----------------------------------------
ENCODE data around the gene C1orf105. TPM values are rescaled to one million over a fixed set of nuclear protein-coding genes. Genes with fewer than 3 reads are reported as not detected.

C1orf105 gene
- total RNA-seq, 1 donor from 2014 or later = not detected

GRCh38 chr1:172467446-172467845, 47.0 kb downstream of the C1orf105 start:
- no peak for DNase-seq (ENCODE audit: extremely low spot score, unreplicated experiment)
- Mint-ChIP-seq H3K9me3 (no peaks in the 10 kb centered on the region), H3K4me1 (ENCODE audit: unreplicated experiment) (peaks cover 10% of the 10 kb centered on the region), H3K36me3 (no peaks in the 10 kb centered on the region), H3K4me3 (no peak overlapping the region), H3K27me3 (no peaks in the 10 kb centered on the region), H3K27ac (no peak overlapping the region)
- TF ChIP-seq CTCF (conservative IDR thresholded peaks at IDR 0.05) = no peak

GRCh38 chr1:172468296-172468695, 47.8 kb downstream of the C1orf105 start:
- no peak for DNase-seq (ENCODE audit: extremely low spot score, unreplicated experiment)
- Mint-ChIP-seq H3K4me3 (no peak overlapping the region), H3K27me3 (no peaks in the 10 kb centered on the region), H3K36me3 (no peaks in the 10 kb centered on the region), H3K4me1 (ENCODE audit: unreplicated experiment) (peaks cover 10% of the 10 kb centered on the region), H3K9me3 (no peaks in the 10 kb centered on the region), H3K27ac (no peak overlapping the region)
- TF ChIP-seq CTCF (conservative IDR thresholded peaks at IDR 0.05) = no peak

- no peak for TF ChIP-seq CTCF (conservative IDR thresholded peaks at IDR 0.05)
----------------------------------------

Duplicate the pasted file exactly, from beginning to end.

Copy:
ENCODE data around the gene C1orf105. TPM values are rescaled to one million over a fixed set of nuclear protein-coding genes. Genes with fewer than 3 reads are reported as not detected.

C1orf105 gene
- total RNA-seq, 1 donor from 2014 or later = not detected

GRCh38 chr1:172467446-172467845, 47.0 kb downstream of the C1orf105 start:
- no peak for DNase-seq (ENCODE audit: extremely low spot score, unreplicated experiment)
- Mint-ChIP-seq H3K9me3 (no peaks in the 10 kb centered on the region), H3K4me1 (ENCODE audit: unreplicated experiment) (peaks cover 10% of the 10 kb centered on the region), H3K36me3 (no peaks in the 10 kb centered on the region), H3K4me3 (no peak overlapping the region), H3K27me3 (no peaks in the 10 kb centered on the region), H3K27ac (no peak overlapping the region)
- TF ChIP-seq CTCF (conservative IDR thresholded peaks at IDR 0.05) = no peak

GRCh38 chr1:172468296-172468695, 47.8 kb downstream of the C1orf105 start:
- no peak for DNase-seq (ENCODE audit: extremely low spot score, unreplicated experiment)
- Mint-ChIP-seq H3K4me3 (no peak overlapping the region), H3K27me3 (no peaks in the 10 kb centered on the region), H3K36me3 (no peaks in the 10 kb centered on the region), H3K4me1 (ENCODE audit: unreplicated experiment) (peaks cover 10% of the 10 kb centered on the region), H3K9me3 (no peaks in the 10 kb centered on the region), H3K27ac (no peak overlapping the region)
- TF ChIP-seq CTCF (conservative IDR thresholded peaks at IDR 0.05) = no peak

- no peak for TF ChIP-seq CTCF (conservative IDR thresholded peaks at IDR 0.05)